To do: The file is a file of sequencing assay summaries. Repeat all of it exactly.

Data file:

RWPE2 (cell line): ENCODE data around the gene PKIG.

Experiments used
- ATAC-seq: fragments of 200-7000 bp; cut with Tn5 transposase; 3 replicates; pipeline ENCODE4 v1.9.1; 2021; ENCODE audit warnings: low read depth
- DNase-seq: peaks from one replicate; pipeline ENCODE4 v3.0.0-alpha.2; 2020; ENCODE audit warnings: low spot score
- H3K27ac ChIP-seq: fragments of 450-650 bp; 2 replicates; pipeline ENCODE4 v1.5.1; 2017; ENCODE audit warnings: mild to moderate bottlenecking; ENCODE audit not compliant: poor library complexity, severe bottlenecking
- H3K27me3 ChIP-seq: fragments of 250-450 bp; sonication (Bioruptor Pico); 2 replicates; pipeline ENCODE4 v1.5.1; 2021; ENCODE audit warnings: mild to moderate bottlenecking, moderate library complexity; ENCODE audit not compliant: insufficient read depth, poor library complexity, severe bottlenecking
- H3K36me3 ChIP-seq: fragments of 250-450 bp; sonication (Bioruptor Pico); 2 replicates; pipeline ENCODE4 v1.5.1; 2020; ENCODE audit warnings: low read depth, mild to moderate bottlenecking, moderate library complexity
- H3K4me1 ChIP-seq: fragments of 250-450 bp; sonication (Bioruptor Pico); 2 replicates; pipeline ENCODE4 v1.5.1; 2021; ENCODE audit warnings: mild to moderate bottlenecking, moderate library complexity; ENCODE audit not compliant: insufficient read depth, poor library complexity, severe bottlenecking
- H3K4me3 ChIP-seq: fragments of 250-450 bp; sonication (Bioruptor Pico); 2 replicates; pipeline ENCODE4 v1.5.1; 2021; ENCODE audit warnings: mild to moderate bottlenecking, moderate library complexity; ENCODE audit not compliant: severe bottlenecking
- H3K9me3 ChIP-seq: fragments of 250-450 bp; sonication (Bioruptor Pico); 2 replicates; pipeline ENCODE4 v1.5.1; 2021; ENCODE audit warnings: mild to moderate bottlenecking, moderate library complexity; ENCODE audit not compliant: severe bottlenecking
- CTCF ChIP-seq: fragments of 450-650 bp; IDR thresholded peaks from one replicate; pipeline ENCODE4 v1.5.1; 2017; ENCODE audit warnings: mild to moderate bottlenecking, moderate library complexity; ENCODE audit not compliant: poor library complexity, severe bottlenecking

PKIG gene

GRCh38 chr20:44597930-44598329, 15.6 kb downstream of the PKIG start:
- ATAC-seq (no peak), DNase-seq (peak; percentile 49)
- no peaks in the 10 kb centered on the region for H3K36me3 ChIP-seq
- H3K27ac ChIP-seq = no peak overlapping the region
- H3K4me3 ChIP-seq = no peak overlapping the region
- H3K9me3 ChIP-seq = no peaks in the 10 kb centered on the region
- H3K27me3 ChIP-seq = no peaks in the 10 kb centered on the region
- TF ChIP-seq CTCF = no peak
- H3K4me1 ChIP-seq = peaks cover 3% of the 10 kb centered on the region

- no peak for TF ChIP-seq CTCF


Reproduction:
RWPE2 (cell line): ENCODE data around the gene PKIG.

Experiments used
- ATAC-seq: fragments of 200-7000 bp; cut with Tn5 transposase; 3 replicates; pipeline ENCODE4 v1.9.1; 2021; ENCODE audit warnings: low read depth
- DNase-seq: peaks from one replicate; pipeline ENCODE4 v3.0.0-alpha.2; 2020; ENCODE audit warnings: low spot score
- H3K27ac ChIP-seq: fragments of 450-650 bp; 2 replicates; pipeline ENCODE4 v1.5.1; 2017; ENCODE audit warnings: mild to moderate bottlenecking; ENCODE audit not compliant: poor library complexity, severe bottlenecking
- H3K27me3 ChIP-seq: fragments of 250-450 bp; sonication (Bioruptor Pico); 2 replicates; pipeline ENCODE4 v1.5.1; 2021; ENCODE audit warnings: mild to moderate bottlenecking, moderate library complexity; ENCODE audit not compliant: insufficient read depth, poor library complexity, severe bottlenecking
- H3K36me3 ChIP-seq: fragments of 250-450 bp; sonication (Bioruptor Pico); 2 replicates; pipeline ENCODE4 v1.5.1; 2020; ENCODE audit warnings: low read depth, mild to moderate bottlenecking, moderate library complexity
- H3K4me1 ChIP-seq: fragments of 250-450 bp; sonication (Bioruptor Pico); 2 replicates; pipeline ENCODE4 v1.5.1; 2021; ENCODE audit warnings: mild to moderate bottlenecking, moderate library complexity; ENCODE audit not compliant: insufficient read depth, poor library complexity, severe bottlenecking
- H3K4me3 ChIP-seq: fragments of 250-450 bp; sonication (Bioruptor Pico); 2 replicates; pipeline ENCODE4 v1.5.1; 2021; ENCODE audit warnings: mild to moderate bottlenecking, moderate library complexity; ENCODE audit not compliant: severe bottlenecking
- H3K9me3 ChIP-seq: fragments of 250-450 bp; sonication (Bioruptor Pico); 2 replicates; pipeline ENCODE4 v1.5.1; 2021; ENCODE audit warnings: mild to moderate bottlenecking, moderate library complexity; ENCODE audit not compliant: severe bottlenecking
- CTCF ChIP-seq: fragments of 450-650 bp; IDR thresholded peaks from one replicate; pipeline ENCODE4 v1.5.1; 2017; ENCODE audit warnings: mild to moderate bottlenecking, moderate library complexity; ENCODE audit not compliant: poor library complexity, severe bottlenecking

PKIG gene

GRCh38 chr20:44597930-44598329, 15.6 kb downstream of the PKIG start:
- ATAC-seq (no peak), DNase-seq (peak; percentile 49)
- no peaks in the 10 kb centered on the region for H3K36me3 ChIP-seq
- H3K27ac ChIP-seq = no peak overlapping the region
- H3K4me3 ChIP-seq = no peak overlapping the region
- H3K9me3 ChIP-seq = no peaks in the 10 kb centered on the region
- H3K27me3 ChIP-seq = no peaks in the 10 kb centered on the region
- TF ChIP-seq CTCF = no peak
- H3K4me1 ChIP-seq = peaks cover 3% of the 10 kb centered on the region

- no peak for TF ChIP-seq CTCF